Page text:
The trade-offs with CSST are lower price, ease of installation, and the ability to resist building settling or earthquakes compared to black steel pipe. However, black steel pipe rarely leaks after a lightning strike on a building. Black steel pipe systems also can accommodate vibrations or structural shifts with flexible appliance connectors in appropriate locations. 

CSST products and materials are continually being improved. The plumbing and pipefitting industry has a duty to examine these new products and review their standards during the code revision process, where the proponents propose adoption of the new products with an eye on performance as well as health and safety. 

As with any new product, there will be advantages and disadvantages over old products. The disadvantages of a new product are worked out to a point where there are trade-offs in quality, cost and installation time versus traditional black steel pipe, fittings and valve materials; however, safety is an important concern. An old friend once told me, “Safety should trump labor savings, cost savings and energy savings in cases where it is warranted.” 

This is where I have a concern about a model code organization requiring a check to be placed in a box on a code change proposal form with the following question, “Will this code change increase the cost of construction?” If you check yes, you must then explain in detail how it increases the cost, or your code change can get dismissed as incomplete. Yet, there is no corresponding box to check for, “Will this improve the health and safety of the code?” with an explanation of the virtues of safety. 

I’m all for removing the cost question. Or the code organizations can add the other question and then show how it can improve safety and reduce overall life cycle costs, maintenance costs and loss of revenue. Also, costs should include medical costs associated with injuries from failed products, the value of lives lost, and the cost of replacing the building when the product fails, perhaps causing an explosion, fire, flood or other calamities.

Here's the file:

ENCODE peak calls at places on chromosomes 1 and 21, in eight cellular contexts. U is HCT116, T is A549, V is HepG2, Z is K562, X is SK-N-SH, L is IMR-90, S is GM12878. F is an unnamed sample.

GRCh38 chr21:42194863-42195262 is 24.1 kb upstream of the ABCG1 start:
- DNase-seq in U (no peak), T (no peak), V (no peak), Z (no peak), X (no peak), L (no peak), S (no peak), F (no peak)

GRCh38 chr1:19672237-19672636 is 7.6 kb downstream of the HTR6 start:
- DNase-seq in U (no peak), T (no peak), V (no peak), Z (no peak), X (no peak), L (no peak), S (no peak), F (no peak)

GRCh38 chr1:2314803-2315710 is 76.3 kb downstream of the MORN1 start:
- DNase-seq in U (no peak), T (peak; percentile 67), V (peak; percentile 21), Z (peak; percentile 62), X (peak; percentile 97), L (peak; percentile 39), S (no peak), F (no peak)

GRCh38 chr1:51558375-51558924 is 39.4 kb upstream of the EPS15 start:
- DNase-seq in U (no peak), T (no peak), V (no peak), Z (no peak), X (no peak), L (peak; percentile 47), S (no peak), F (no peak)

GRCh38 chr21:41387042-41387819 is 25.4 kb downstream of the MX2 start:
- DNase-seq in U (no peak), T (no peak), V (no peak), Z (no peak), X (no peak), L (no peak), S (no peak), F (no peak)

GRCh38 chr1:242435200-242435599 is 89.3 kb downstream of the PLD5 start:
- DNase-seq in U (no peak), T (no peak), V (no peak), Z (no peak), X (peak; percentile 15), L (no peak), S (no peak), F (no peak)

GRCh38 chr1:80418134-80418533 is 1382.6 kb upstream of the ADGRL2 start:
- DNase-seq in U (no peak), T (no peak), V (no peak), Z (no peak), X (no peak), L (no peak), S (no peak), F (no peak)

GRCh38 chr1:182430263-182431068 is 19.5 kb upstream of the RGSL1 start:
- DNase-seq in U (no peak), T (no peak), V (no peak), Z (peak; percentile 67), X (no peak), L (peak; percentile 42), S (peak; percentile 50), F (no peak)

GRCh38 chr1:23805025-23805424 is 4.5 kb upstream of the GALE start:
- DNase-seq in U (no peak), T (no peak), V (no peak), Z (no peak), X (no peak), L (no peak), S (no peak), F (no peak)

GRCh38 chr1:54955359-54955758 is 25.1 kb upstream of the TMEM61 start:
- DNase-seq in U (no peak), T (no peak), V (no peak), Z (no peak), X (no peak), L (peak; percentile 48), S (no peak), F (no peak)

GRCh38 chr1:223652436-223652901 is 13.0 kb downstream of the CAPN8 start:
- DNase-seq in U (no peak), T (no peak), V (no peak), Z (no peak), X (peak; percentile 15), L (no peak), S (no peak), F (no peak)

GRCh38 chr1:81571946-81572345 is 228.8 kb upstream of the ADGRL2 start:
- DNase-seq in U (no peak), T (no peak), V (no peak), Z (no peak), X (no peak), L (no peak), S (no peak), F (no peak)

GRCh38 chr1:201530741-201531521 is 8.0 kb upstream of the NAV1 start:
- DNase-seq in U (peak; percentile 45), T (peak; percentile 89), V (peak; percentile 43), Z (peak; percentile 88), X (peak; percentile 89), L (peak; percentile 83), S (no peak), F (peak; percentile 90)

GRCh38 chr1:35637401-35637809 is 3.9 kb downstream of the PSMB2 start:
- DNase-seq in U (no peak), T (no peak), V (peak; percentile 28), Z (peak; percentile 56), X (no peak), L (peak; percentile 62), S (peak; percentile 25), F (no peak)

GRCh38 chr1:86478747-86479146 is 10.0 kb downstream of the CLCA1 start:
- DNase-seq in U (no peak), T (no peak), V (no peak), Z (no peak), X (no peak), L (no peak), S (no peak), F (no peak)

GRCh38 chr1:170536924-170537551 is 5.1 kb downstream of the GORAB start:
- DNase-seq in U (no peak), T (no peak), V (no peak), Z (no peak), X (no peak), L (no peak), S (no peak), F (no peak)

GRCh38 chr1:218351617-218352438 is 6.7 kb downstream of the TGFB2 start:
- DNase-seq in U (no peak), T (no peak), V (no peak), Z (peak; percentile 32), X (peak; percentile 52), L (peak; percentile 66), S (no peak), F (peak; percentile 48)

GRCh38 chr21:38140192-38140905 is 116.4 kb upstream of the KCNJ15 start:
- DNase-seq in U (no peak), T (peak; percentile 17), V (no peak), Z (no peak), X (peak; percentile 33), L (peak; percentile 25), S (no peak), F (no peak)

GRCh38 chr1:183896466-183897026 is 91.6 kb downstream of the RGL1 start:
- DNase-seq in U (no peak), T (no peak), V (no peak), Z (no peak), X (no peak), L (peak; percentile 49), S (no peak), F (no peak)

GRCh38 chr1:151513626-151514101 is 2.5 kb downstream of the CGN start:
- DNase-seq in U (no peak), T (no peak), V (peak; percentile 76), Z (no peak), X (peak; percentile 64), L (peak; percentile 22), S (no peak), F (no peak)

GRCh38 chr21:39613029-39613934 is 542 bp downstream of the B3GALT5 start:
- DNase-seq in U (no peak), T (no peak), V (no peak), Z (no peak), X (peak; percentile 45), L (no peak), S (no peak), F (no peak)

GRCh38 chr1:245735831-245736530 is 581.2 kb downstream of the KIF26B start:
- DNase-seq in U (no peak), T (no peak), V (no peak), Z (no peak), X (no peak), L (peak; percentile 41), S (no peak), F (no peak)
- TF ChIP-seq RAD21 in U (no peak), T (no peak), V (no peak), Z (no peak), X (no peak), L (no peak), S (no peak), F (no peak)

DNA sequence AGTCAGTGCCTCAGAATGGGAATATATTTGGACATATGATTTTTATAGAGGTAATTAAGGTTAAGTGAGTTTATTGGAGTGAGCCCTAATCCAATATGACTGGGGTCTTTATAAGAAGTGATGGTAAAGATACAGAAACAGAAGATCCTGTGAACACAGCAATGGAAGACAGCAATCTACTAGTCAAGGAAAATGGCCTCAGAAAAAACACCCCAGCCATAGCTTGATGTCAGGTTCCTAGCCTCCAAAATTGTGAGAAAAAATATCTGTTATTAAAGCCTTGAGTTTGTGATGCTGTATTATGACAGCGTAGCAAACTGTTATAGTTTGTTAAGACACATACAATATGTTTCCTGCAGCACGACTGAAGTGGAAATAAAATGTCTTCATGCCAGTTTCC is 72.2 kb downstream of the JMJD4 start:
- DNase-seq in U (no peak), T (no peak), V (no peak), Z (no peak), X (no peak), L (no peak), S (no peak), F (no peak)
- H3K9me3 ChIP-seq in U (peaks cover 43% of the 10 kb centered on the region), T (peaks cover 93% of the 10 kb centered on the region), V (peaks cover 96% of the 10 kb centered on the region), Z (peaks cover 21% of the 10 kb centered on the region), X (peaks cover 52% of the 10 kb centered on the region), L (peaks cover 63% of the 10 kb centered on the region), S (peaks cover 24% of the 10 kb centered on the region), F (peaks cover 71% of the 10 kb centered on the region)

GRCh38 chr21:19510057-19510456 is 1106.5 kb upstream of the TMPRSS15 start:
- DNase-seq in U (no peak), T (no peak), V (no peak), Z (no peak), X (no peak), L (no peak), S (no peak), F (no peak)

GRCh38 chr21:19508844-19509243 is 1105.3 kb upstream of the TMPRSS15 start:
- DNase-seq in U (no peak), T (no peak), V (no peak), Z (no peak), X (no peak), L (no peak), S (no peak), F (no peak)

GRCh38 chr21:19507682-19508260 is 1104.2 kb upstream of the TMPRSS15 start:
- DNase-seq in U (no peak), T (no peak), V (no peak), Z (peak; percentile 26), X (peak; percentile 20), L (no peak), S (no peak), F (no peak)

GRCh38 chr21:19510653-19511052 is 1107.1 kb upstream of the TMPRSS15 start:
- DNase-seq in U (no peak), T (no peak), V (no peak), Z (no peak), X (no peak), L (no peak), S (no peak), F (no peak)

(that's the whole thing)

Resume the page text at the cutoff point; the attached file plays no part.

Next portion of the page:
Manufacturers of black-jacketed, electrically conductive (arc-resistant) CSST products that have been tested and listed to ANSI LC1 Section 5.16, Arc Resistant Jacket or Covering System, may not require or include instructions for the additional direct-bonding step that is required with many of the older-style, standard yellow CSST products. However, local codes are controlling and may differ from manufacturers’ requirements. Local codes are governing and must be adhered to.

Standards for CSST Systems 

ANSI LC1/CSA 6.26, Fuel Gas Piping Systems 

Using Corrugated Stainless-Steel Tubing (CSST)

• ANSI LC1/CSA 6.26, 25 PSI Operating Pressure Rating

• ANSI LC1/CSA 6.26 Sec. 5.16, Arc-Resistant
(AR) Jacket Rating

• ICC-ES PMG LC1027, Protective Jacketed CSST, 

A Minimum 36-Coulomb Charge Transfer

Codes Related to CSST Systems 

• ICC, International Code Council Series

• Canada, National Gas & Propane Installation 

Code B149.1

• NFPA, National Fuel Gas Code (NFPA 54)

• UMC, Uniform Mechanical Code

• UPC, Uniform Plumbing Code

So, to answer the question, is CSST safe for fuel gas distribution systems? I would say it depends on if it was the right product and was installed properly. For me, if I lived high on a hill in an area prone to lightning strikes, I might lean toward black steel for my fuel gas pipe system.


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Drake Wills Plumbing

We're here to help.

We’re dedicated to giving our customers the kind of service they expect—and deserve—when it comes to plumbing. We provide a complete range of services, from simple repairs and maintenance to major system upgrades. Whether you’re ready to make an upgrade or you need to fix that leaky faucet once and for all, drop us a line; we’d love to hear from you.

M-F: 8am-5pm | S-S: Closed